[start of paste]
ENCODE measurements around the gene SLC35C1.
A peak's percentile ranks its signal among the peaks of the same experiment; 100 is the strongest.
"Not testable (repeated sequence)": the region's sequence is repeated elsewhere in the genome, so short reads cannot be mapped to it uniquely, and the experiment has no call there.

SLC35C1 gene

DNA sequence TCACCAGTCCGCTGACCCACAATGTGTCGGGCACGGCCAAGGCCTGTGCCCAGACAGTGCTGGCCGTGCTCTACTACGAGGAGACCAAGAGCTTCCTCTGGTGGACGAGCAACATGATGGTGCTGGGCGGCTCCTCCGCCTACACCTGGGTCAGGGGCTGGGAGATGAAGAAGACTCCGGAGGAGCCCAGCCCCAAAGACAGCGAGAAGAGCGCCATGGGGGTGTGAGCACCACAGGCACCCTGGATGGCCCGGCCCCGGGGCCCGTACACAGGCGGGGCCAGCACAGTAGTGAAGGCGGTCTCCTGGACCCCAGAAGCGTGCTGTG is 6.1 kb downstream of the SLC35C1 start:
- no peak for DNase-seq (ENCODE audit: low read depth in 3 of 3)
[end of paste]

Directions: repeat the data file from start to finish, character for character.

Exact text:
ENCODE measurements around the gene SLC35C1.
A peak's percentile ranks its signal among the peaks of the same experiment; 100 is the strongest.
"Not testable (repeated sequence)": the region's sequence is repeated elsewhere in the genome, so short reads cannot be mapped to it uniquely, and the experiment has no call there.

SLC35C1 gene

DNA sequence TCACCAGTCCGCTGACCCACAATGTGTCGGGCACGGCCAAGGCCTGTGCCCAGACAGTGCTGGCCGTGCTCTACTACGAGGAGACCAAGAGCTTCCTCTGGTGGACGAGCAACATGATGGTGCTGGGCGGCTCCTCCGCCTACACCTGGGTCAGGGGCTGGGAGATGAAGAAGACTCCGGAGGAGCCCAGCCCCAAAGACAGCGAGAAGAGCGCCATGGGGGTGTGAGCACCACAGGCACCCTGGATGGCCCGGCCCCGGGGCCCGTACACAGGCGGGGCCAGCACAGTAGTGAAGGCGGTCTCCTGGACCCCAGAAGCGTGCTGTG is 6.1 kb downstream of the SLC35C1 start:
- no peak for DNase-seq (ENCODE audit: low read depth in 3 of 3)